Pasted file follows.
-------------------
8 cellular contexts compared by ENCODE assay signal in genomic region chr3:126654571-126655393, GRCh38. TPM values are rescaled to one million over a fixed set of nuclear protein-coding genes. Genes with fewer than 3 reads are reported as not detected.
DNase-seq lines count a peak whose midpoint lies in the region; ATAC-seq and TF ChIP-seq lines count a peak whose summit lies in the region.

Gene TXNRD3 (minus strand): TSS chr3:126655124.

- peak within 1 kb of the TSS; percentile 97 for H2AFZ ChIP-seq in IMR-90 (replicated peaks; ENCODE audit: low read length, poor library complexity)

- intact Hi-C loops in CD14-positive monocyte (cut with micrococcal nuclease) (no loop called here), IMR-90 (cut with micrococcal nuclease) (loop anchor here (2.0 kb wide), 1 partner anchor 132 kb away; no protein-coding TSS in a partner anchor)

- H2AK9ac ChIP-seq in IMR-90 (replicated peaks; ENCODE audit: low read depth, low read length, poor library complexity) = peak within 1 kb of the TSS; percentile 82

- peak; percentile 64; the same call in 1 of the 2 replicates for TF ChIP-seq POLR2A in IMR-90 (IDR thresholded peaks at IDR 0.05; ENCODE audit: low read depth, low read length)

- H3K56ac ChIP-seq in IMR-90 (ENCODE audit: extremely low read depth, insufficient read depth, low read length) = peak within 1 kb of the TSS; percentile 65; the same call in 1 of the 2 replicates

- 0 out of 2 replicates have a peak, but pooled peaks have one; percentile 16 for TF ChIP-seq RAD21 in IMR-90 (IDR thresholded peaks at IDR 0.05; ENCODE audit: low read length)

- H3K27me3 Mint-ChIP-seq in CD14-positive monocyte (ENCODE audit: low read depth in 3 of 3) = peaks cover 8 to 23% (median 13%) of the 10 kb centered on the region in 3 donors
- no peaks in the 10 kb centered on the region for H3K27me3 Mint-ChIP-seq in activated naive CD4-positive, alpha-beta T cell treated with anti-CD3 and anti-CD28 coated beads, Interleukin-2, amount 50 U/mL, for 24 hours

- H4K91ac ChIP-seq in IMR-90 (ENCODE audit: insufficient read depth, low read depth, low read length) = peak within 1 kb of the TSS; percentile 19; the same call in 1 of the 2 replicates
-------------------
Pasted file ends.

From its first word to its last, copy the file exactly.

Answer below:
8 cellular contexts compared by ENCODE assay signal in genomic region chr3:126654571-126655393, GRCh38. TPM values are rescaled to one million over a fixed set of nuclear protein-coding genes. Genes with fewer than 3 reads are reported as not detected.
DNase-seq lines count a peak whose midpoint lies in the region; ATAC-seq and TF ChIP-seq lines count a peak whose summit lies in the region.

Gene TXNRD3 (minus strand): TSS chr3:126655124.

- peak within 1 kb of the TSS; percentile 97 for H2AFZ ChIP-seq in IMR-90 (replicated peaks; ENCODE audit: low read length, poor library complexity)

- intact Hi-C loops in CD14-positive monocyte (cut with micrococcal nuclease) (no loop called here), IMR-90 (cut with micrococcal nuclease) (loop anchor here (2.0 kb wide), 1 partner anchor 132 kb away; no protein-coding TSS in a partner anchor)

- H2AK9ac ChIP-seq in IMR-90 (replicated peaks; ENCODE audit: low read depth, low read length, poor library complexity) = peak within 1 kb of the TSS; percentile 82

- peak; percentile 64; the same call in 1 of the 2 replicates for TF ChIP-seq POLR2A in IMR-90 (IDR thresholded peaks at IDR 0.05; ENCODE audit: low read depth, low read length)

- H3K56ac ChIP-seq in IMR-90 (ENCODE audit: extremely low read depth, insufficient read depth, low read length) = peak within 1 kb of the TSS; percentile 65; the same call in 1 of the 2 replicates

- 0 out of 2 replicates have a peak, but pooled peaks have one; percentile 16 for TF ChIP-seq RAD21 in IMR-90 (IDR thresholded peaks at IDR 0.05; ENCODE audit: low read length)

- H3K27me3 Mint-ChIP-seq in CD14-positive monocyte (ENCODE audit: low read depth in 3 of 3) = peaks cover 8 to 23% (median 13%) of the 10 kb centered on the region in 3 donors
- no peaks in the 10 kb centered on the region for H3K27me3 Mint-ChIP-seq in activated naive CD4-positive, alpha-beta T cell treated with anti-CD3 and anti-CD28 coated beads, Interleukin-2, amount 50 U/mL, for 24 hours

- H4K91ac ChIP-seq in IMR-90 (ENCODE audit: insufficient read depth, low read depth, low read length) = peak within 1 kb of the TSS; percentile 19; the same call in 1 of the 2 replicates